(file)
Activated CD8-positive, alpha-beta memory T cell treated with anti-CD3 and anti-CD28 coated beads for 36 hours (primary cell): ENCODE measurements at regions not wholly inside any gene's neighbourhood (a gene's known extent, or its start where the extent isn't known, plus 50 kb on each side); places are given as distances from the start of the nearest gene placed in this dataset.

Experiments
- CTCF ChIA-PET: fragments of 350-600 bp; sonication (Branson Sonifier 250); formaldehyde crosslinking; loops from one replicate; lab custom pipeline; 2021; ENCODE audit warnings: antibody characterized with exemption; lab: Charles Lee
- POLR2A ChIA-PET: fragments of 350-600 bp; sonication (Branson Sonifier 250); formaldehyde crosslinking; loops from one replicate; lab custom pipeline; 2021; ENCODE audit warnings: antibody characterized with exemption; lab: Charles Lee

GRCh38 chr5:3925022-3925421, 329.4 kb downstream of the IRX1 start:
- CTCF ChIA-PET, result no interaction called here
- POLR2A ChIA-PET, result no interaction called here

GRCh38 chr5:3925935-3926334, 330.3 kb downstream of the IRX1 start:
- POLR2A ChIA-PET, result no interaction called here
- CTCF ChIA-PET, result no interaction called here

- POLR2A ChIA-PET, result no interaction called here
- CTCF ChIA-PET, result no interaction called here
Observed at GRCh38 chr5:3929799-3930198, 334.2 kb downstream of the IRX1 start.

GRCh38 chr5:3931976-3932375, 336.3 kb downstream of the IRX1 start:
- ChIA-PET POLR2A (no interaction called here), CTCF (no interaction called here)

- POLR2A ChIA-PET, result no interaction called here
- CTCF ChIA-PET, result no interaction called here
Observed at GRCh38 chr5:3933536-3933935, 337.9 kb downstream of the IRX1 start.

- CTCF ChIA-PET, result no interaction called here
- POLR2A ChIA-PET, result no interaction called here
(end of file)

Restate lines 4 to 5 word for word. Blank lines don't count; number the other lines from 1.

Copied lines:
- POLR2A ChIA-PET: fragments of 350-600 bp; sonication (Branson Sonifier 250); formaldehyde crosslinking; loops from one replicate; lab custom pipeline; 2021; ENCODE audit warnings: antibody characterized with exemption; lab: Charles Lee

GRCh38 chr5:3925022-3925421, 329.4 kb downstream of the IRX1 start: